Where you’re located matters more than anything, doctors outside the USA are mentally handicapped when it comes to male hormones, we still have a great many clueless doctors here.

Today’s doctors stare at labs ranges all day long and this turns them into robots. They do not connect with patients symptoms, they ignore all related symptoms and assume you must be fine for the fact you’re in the normal ranges.

Their wrong and don’t know it because doctors don’t learn about male hormone in medical school, so labs becomes their guide, not critical thinking and reasoning. Healthcare at it’s worse.


#3

Thank you for the quick reply systemlord. I figured my doctor just doesn’t understand fully what’s going on. I am located in Canada and find our medical system very reactive and not focused much, if at all, on any preventative medicine. After reading some posts it’s seems this issue is quite prevalent.

I am going to go through the stickies on lab work and try and get everything checked off that I haven’t already had. At least the lab work here is largely covered. Although on my TSH test they won’t test for T4 values because it’s within the normal range.

Thanks again!


#4

One of the best measures of thyroid function is based on oral body temperatures as discussed below. Please post and discuss your use of iodized salt. TSH=1.23 does seem good so far. Stress can lead to elevated rT3 that interferes with fT3 - discussed in the thyroid basics sticky.

Your TT is low. FT and E2 should also be tested.

Your lack of energy later in the day could be low cortisol and stress related. Get AM Cortisol tested at 8AM or 1 hour after waking up.

You may need to find a doctor who works outside of whatever provincial healthcare system that you are trapped in.


Please read the stickies found here: About the T Replacement Category

  • advice for new guys - need more info about you
  • things that damage your hormones
  • protocol for injections
  • finding a TRT doc

Evaluate your overall thyroid function by checking oral body temperatures as per the thyroid basics sticky. Thyroid hormone fT3 is what gets the job done and it regulates mitochondrial activity, the source of ATP which is the universal currency of cellular energy. This is part of the body’s temperature control loop. This can get messed up if you are iodine deficient. In many countries, you need to be using iodized salt. Other countries add iodine to dairy or bread.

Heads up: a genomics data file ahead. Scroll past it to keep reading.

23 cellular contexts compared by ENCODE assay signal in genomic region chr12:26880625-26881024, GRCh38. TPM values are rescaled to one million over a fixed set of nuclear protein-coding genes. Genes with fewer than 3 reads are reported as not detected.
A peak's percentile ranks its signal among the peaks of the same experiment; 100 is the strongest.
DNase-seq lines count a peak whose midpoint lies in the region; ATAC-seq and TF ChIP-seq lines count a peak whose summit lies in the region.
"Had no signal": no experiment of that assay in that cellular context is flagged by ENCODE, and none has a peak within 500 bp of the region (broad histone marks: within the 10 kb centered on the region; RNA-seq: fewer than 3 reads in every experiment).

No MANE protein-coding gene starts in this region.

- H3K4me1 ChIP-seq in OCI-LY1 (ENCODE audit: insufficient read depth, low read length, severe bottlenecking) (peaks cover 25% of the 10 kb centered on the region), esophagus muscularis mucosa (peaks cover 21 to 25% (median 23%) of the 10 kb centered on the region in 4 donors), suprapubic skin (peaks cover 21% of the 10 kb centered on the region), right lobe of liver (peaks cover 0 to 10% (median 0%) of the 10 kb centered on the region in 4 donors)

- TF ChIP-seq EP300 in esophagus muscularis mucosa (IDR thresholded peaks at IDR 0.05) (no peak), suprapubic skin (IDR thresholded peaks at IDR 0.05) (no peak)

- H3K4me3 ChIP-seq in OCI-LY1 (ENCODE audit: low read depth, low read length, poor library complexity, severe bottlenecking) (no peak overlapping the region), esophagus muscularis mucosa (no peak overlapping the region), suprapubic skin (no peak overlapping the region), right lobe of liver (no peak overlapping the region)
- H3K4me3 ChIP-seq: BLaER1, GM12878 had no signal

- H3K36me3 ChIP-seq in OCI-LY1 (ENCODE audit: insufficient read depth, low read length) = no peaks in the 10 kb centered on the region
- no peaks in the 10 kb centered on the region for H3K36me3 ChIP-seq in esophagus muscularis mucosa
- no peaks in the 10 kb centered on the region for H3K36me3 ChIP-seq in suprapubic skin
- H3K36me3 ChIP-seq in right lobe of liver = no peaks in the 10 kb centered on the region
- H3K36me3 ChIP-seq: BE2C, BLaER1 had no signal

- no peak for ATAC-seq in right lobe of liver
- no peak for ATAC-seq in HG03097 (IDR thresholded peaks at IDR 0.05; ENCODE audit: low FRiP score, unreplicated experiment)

KSman is simply a regular member on this site. Nothing more other than highly active.

I can be a bit abrupt in my replies and recommendations. I have a lot of ground to cover as this forum has become much more active in the last two years. I can’t follow threads that go deep over time. You need to respond to all of my points and requests as soon as possible before you fall off of my radar. The worse problems are guys who ignore issues re thyroid, body temperatures, history of iodized salt. Please do not piss people off saying that lab results are normal, we need lab number and ranges.

The value that you get out of this process and forum depends on your effort and performance. The bulk of your learning is reading/studying the suggested stickies.


#5

Good evening KSman and thanks for your response as well. I use Iodized salts currently, a small amount in the boiling water to make the aforementioned pastas and oats. Rarely, I will put some salt on food as well but this is infrequent. I am seeing my doctor again in about two weeks time. I will order another panel (E2, Cortisol, FT etc) and post the results for review. In the meantime, I can check my thyroid using the body temperature method described. I will post those results with the lab panel.

I am currently in the BC healthcare system. There are private doctors here, they are expensive, however they are an option I will have to consider. In the meantime I will get as much testing done as I can through the public health care system.